Sorry it took me so long to write a new post, I’ve been swamped with work the last few days. I am however back and will be resuming my daily posting. Today I want to show you a few models I created earlier on this year for one of my essays, regarding the town of Zagora, in Greece.
The essay itself was about the evolution of housing in Greece during the Archaic Period, and the town of Zagora was particularly important due to the distribution of space and especially open areas within the houses, which become a prominent feature of Classical Greece houses. The town was made of original smaller houses that were later expanded, creating agglomerated areas, with many houses sharing common walls with other houses. The exact details of the process, and the conclusions we could deduce from this have currently been placed in a location within my mind that I cannot reach, and the original essay is similarly lost within my laptop, but the main idea that got me to create a model of the entire town was that of space visualization.
3D modelling of structures is entirely about bringing spaces to life, in order to learn from them in a much more efficient way than in 2D. A plan of a town is great to find patterns of activity, but to get an actual idea of how the space was arranged, a model is much more efficient. So in order to really show what on paper was simply a theory I decided to recreate the town from the plan, and also to concentrate on a few of the houses for better examples. These houses were made first without the later additions, and then with them, to show how the creation of open courtyards would have made it easier to carry out activities, as well as giving a more private feel to the environment.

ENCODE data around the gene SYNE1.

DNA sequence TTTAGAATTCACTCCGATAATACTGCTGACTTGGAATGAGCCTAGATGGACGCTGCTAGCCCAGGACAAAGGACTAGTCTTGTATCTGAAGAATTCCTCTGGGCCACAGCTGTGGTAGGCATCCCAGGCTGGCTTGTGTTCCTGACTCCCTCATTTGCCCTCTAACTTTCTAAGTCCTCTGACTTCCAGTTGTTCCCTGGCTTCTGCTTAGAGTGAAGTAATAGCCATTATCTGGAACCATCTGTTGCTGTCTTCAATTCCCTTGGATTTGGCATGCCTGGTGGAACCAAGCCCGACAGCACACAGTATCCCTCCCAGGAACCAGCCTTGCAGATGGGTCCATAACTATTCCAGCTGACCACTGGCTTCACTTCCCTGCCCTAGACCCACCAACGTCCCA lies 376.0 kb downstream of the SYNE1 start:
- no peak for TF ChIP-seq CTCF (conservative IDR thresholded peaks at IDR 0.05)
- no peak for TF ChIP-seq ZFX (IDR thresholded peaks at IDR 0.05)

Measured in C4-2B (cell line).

The models themselves were easy to make using Google Sketchup, and given that this was more interpretive than for presentation, I was able to create it in around 4 hours, showing that good results are obtainable with little effort. Had I had more time I could have used the Rounded Corners tools, and added more detail within the structures, as well as making the outsides more realistic with better textures.
In addition to the large scale reconstruction, which was a first, I also learnt a lot in these models about component placing within Sketchup. If a certain feature of a model is something you believe you may use in the future, it is worth saving it as a component. This can then be uploaded in another model to save time, and very complex objects can be avoided. In this case I used a roof I had already created to cut on the creation time, as well as small figurines I found online to show the scale of the buildings in the essay.
Overall these models also show how Sketchup can be a real help to display visual elements to enhance the understanding of certain concepts.